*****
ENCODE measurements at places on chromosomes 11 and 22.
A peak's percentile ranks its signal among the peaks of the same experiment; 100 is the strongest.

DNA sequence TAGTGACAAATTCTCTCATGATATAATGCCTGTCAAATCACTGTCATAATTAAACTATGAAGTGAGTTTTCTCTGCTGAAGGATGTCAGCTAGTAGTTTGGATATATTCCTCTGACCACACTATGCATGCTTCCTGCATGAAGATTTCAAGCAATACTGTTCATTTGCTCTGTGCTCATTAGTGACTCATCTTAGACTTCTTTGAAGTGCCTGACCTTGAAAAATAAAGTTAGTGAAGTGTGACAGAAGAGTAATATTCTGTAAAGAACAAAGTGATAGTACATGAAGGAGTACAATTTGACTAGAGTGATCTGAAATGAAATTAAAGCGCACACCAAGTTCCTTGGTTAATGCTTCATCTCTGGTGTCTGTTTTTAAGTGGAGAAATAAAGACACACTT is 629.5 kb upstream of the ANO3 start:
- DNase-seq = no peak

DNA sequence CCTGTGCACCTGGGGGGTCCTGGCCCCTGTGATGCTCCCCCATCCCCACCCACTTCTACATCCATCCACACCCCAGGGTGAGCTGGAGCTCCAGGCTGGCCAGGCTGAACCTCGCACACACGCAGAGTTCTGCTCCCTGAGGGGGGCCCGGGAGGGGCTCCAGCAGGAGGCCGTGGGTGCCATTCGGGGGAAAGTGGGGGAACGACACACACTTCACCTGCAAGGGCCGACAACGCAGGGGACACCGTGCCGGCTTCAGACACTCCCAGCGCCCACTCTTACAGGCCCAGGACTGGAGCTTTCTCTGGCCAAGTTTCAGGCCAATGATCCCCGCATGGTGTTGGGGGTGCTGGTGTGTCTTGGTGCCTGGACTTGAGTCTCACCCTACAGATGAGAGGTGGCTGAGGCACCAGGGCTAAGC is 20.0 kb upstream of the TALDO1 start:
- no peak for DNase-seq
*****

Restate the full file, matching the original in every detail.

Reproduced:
ENCODE measurements at places on chromosomes 11 and 22.
A peak's percentile ranks its signal among the peaks of the same experiment; 100 is the strongest.

DNA sequence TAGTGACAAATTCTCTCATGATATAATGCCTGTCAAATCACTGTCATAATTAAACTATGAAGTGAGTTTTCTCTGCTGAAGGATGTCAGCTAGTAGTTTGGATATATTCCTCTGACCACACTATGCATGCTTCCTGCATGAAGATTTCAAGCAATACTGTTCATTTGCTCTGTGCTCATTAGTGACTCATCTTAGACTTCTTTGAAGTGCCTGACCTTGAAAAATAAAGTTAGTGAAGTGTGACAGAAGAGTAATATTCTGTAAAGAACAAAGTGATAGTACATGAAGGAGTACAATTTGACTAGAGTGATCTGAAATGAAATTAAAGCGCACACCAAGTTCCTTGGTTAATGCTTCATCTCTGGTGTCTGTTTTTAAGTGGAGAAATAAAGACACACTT is 629.5 kb upstream of the ANO3 start:
- DNase-seq = no peak

DNA sequence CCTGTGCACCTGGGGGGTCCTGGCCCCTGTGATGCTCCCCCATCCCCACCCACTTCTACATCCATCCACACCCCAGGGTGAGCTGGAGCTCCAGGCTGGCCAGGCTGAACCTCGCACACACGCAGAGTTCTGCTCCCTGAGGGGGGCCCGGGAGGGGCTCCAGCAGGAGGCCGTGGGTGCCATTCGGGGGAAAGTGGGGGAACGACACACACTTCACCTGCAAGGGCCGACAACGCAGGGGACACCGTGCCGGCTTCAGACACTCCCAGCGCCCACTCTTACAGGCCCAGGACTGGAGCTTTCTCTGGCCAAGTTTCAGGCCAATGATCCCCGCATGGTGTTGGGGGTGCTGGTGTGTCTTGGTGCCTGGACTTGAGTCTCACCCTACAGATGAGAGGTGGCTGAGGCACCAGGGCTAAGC is 20.0 kb upstream of the TALDO1 start:
- no peak for DNase-seq